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A Streetcar Named Desire (Two-Disc Special Edition)


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Product Details

  • Actors: Marlon Brando, Vivien Leigh, Kim Hunter
  • Directors: Elia Kazan
  • Format: Multiple Formats, Black & White, Closed-captioned, Dubbed, Original recording remastered, Special Edition, Subtitled, NTSC
  • Language: English (Dolby Digital 2.0 Mono), French (Dolby Digital 2.0 Mono)
  • Subtitles: English, Spanish, French
  • Dubbed: French
  • Region: Region 1 (U.S. and Canada only. Read more about DVD formats.)
  • Aspect Ratio: 1.33:1
  • Number of discs: 1
  • Rated: PG (Parental Guidance Suggested)
  • Studio: Warner Home Video
  • DVD Release Date: May 2, 2006
  • Run Time: 122 minutes
  • Average Customer Review: 4.5 out of 5 stars  See all reviews (295 customer reviews)
  • ASIN: B000EBD9TY
  • Amazon Best Sellers Rank: #60,063 in Movies & TV (See Top 100 in Movies & TV)
  • Learn more about "A Streetcar Named Desire (Two-Disc Special Edition)" on IMDb

Special Features

  • Commentary by Karl Malden and film historians Rudy Behlmer and Jeff Young
  • Elia Kazan movie trailer gallery
  • Feature-length documentary: Elia Kazan: A Director's Journey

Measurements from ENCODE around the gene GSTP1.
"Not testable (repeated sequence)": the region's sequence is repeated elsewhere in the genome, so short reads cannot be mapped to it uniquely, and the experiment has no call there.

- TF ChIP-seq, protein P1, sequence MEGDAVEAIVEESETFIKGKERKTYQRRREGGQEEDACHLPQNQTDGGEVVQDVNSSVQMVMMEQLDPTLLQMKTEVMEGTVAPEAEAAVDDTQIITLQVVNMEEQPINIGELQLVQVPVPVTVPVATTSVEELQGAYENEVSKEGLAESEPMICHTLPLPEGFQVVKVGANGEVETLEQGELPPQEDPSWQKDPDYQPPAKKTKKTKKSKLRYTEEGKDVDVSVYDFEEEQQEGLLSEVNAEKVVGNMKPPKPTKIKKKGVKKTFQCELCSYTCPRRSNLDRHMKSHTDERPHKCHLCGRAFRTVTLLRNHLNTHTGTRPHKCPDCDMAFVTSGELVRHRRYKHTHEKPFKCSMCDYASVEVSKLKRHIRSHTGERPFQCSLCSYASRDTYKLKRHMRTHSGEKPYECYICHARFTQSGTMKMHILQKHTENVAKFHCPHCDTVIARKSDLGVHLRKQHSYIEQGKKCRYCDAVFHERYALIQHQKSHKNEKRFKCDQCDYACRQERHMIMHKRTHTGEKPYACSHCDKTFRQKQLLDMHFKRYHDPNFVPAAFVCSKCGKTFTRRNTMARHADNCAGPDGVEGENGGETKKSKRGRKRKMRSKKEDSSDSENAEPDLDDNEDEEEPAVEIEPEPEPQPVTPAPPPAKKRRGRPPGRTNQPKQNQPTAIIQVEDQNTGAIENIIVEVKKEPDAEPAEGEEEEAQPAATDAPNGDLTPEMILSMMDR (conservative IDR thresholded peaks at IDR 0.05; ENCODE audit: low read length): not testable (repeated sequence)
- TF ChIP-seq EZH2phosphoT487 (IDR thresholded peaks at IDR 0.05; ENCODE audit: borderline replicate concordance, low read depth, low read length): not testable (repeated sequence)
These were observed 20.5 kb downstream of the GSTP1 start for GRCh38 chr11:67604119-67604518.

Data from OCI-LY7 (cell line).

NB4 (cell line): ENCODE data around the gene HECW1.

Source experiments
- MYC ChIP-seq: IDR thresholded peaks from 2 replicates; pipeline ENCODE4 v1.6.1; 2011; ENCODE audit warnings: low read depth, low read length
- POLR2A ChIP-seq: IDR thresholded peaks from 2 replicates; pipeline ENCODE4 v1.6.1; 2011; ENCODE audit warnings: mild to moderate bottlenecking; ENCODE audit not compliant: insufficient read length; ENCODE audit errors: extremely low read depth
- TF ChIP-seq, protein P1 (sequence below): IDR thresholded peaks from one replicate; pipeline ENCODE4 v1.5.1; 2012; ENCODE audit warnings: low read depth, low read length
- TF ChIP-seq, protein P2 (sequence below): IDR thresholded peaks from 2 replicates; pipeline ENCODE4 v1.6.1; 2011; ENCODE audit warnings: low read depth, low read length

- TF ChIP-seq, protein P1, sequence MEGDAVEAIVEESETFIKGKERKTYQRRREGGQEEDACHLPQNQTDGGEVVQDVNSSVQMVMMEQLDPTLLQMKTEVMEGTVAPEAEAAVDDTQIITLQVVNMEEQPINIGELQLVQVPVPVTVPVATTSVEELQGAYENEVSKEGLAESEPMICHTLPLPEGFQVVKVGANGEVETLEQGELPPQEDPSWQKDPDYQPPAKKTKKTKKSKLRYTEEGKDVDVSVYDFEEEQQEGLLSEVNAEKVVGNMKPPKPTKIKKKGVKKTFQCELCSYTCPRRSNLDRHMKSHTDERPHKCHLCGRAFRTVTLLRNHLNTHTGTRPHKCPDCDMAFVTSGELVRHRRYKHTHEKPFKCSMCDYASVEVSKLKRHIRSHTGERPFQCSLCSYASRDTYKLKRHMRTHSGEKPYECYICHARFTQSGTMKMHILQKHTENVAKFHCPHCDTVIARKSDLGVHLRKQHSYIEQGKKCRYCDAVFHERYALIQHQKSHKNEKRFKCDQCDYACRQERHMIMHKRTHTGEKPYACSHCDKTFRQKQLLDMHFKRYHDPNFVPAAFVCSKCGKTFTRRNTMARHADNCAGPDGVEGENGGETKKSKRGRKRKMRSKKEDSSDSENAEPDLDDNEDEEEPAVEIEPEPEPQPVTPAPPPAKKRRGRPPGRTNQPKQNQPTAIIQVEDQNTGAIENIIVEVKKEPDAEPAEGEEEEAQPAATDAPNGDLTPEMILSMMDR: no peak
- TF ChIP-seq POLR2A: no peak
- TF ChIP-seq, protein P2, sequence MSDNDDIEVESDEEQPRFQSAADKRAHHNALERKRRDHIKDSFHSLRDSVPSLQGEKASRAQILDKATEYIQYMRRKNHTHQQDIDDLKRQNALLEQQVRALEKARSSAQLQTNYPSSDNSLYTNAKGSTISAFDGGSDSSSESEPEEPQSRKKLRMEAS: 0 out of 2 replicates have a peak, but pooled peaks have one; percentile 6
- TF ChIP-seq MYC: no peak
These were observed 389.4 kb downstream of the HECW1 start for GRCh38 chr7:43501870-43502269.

• Movie and audio outtakes
  • Marlon Brando screen test
  • Five new documentaries: A Streetcar on Broadway, A Streetcar in Hollywood, Censorship and Desire, North and the Music of the South, and An Actor Named Brando

Editorial Reviews

Product Description

Marlon Brando, Vivien Leigh, Kim Hunter, Karl Malden. Four Academy Awards and eight other nominations escalate the heat in this sizzling Tennessee Williams tale of Blanche DuBois, an aging beauty, who goes to New Orleans to visit her married sister Stella Kowalski and finds herself tangling with her brother-in-law Stanley. 2 DVDs. 1952/b&w/122 min/NR/fullscreen.

Additional Features

An exemplary selection of supporting material makes this second disc much more than a throw-in. Richard Schickel's lucid 90-minute profile, Elia Kazan: A Director's Journey, gives a fine account of the Kazan career, including lesser-known but worthy films such as Wild River and America, America. (One wonders, however, why a documentary about the art of a director can't letterbox its widescreen clips.) Kazan's work, rather than his fascinating life, is the focus, and his cooperative testimony before the House Un-American Activities Committee in the 1950s is given a brief, neutral treatment. Clips from those Kazan interviews figure in two shorter docs, a look at the origins of Streetcar on Broadway (and the way Marlon Brando's performance threatened to tip the balance of the play) and a thorough half-hour history of the movie adaptation. A nine-minute profile of Brando is mostly an excuse for reminiscences from Karl Malden, but they are wonderful memories indeed. (Malden also contributes his sharp recollections and wise insights to a commentary track on the film, along with film writers Rudy Behlmer and Jeff Young, all recorded separately.) A ten-minute look at composer Alex North's contribution is informative and smart. Outtakes here are really a collection of snippets, of interest to fanatics. A Brando screen test is surprisingly ordinary, although one can see hints of the tiger waiting to escape. --Robert Horton